United States District Court, W.D. Washington, Seattle
DAVID A. BRAY, Plaintiff,
NANCY A. BERRYHILL, Acting Commissioner of Social Security, Defendant.
ORDER REVERSING AND REMANDING FOR FURTHER
A. TSUCHIDA UNITED STATES MAGISTRATE JUDGE
A. Bray appeals the ALJ's decision finding him not
disabled. Dkt. 1. He contends the ALJ erroneously rejected
several limitations assessed by examining doctor Anselm
Parlatore, M.D., and that the Court should remand the case
for further administrative proceedings. Dkt. 10. The Court
agrees the ALJ harmfully erred, and REVERSES
the Commissioner's final decision and
REMANDS the matter for further
administrative proceedings under sentence four of 42 U.S.C.
Bray contends the ALJ harmfully erred in failing to account
for all limitations assessed by examining doctor Anselm
Parlatore, M.D. Dr. Parlatore opined:
His social interaction and adaptation are markedly affected
by his physical symptoms. He cannot perform activities within
a schedule or maintain regular attendance or be punctual to a
severe degree. He cannot communicate an[d] perform
effectively in a work setting nor complete a normal workday
or workweek without interruptions from his symptoms to a
severe degree and he cannot maintain appropriate behavior in
a work setting to a marked degree.
540. The ALJ gave these opinions “little weight,
” Tr. 33, and determined Mr. Bray had no mental or
psychological limitations other than being limited to
“simple, routine tasks.” Tr. 29. The ALJ rejected
Dr. Parlatore's opinion Mr. Bray cannot perform
activities within a schedule or maintain regular attendance
on the grounds “there are no findings in Dr.
Parlatore's report to support this assertion, ” the
claimant did not report difficulties with following a
schedule, and treatment records show Mr. Bray keeps his many
may discount an opinion that is “‘conclusory,
brief, and unsupported by the record as a whole or by
objective medical findings.'” Burrell v.
Colvin, 775 F.3d 1133, 1140 (9th Cir. 2014) (quoting
Batson v. Comm'r of Soc. Sec. Admin., 359 F.3d
1190, 1195 (9th Cir. 2004)). However, even where an opinion
is conclusory or brief, an ALJ may not reject that opinion if
it is supported by the record and objective medical findings.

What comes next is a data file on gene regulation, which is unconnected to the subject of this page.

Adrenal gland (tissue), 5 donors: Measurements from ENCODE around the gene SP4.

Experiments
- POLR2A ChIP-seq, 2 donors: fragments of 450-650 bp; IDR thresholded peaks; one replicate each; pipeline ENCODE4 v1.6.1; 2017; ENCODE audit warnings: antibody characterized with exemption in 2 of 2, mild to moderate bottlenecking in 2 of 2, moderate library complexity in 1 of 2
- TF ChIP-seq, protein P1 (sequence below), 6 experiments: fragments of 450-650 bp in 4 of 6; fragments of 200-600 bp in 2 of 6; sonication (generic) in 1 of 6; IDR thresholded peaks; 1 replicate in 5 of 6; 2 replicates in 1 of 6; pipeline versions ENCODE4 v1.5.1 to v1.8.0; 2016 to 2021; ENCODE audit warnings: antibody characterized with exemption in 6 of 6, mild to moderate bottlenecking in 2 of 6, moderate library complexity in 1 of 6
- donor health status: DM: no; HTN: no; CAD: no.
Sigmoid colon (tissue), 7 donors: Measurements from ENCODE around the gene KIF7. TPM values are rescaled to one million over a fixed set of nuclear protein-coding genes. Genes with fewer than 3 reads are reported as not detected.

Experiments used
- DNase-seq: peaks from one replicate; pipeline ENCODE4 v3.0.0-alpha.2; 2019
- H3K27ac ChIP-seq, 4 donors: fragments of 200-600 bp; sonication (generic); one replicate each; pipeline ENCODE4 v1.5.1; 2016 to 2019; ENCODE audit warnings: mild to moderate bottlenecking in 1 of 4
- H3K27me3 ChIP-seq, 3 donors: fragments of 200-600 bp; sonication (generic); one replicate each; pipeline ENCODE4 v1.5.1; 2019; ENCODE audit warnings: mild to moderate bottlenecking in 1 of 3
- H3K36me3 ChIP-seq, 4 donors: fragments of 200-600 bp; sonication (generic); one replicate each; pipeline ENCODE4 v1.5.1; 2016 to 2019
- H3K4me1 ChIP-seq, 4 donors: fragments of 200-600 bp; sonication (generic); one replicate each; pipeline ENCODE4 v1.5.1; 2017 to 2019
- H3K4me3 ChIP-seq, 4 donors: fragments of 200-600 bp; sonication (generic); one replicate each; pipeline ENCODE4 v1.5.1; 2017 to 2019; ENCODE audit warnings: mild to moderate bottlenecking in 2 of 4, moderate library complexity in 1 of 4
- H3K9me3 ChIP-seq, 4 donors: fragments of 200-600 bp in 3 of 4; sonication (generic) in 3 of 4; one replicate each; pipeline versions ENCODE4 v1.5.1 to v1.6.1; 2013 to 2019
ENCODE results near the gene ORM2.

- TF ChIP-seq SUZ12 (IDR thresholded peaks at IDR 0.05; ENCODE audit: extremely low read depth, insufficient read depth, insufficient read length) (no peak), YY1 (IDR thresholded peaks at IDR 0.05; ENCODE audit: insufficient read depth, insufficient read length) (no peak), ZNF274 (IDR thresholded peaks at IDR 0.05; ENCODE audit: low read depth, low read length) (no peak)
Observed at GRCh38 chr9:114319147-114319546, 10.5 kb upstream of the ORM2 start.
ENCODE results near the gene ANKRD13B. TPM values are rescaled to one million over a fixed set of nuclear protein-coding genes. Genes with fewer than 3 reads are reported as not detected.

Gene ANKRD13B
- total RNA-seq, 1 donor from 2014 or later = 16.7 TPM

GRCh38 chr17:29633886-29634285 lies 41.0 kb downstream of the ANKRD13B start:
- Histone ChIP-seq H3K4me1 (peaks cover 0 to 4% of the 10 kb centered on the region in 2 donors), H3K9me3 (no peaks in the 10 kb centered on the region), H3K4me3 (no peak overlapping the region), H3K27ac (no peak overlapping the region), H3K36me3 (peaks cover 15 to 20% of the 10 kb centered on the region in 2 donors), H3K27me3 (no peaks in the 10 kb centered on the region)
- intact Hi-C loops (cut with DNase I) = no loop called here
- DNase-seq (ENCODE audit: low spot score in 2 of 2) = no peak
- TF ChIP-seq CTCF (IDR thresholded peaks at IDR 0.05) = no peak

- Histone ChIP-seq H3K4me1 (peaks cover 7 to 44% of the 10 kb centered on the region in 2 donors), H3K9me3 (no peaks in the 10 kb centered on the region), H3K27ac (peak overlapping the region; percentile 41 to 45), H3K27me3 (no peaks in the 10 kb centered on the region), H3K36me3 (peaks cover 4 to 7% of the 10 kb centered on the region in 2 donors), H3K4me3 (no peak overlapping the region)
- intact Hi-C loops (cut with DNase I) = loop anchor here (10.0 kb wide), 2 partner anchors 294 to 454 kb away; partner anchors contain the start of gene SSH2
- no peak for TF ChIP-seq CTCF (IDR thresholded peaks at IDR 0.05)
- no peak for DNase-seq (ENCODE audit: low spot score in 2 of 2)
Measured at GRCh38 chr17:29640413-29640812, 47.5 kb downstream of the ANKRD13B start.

Id. (Although doctor's opinion was in
“check-box” form and contained almost no detail
or explanation, the ALJ erred in discounting the opinion
where the doctor's own treatment notes and the
claimant's testimony supported that opinion).
Parlatore's opinion is conclusory, brief, and
unsupported, i.e. he provides no discussion or findings to
support his opinions. Although he diagnosed Mr. Bray with
reactive situational depression and sleep apnea, noted he had
problems ambulating, was short of breath, and his mood was
one of worry and sadness and his affect was constrictive, Tr.
539, he provides no explanation connecting these findings to
his conclusion that Mr. Bray cannot perform activities within
a schedule or maintain regular attendance. The Court cannot
say Dr. Parlatore's observations and diagnoses, on their
face, establish these limitations without further
Court accordingly concludes the ALJ reasonably rejected the
opinion as conclusory and unsupported by any findings.
addition, the Court cannot rely upon other portions of the
record to sustain Dr. Parlatore's opinion. Dr. Parlatore
never treated Mr. Bray and has no “treatment
notes” to support his opinion. Mr. Bray was seen by
other medical providers but their records focus almost
exclusively on his physical problems. In places, the medical
record indicates Mr. Bray was screened as
“negative” for depressive symptoms, e.g.
Tr. 359, 362, 366, 369; in other places, the record notes Mr.
Bray has depression, e.g. Tr. 674 or moderate
depression. Tr. 665. But the medical record does not contain
any opinions that support Dr. Parlatore's opinion that
Mr. Bray cannot perform activities within a schedule or
maintain regular attendance.
Mr. Bray's testimony does not support Dr. Parlatore's
opinion. Mr. Bray wrote the ALJ a letter stating “I am
filing for disability mostly because of the chronic pain
which I must deal with on a daily basis in my knees back and
elbow and left hip.” Tr. 335. At the hearing conducted
by the ALJ, Mr. Bray gave the following testimony:
ALJ: “Are you on any mental health medications?”
Mr. Bray: “Just the antidepressant stuff I told you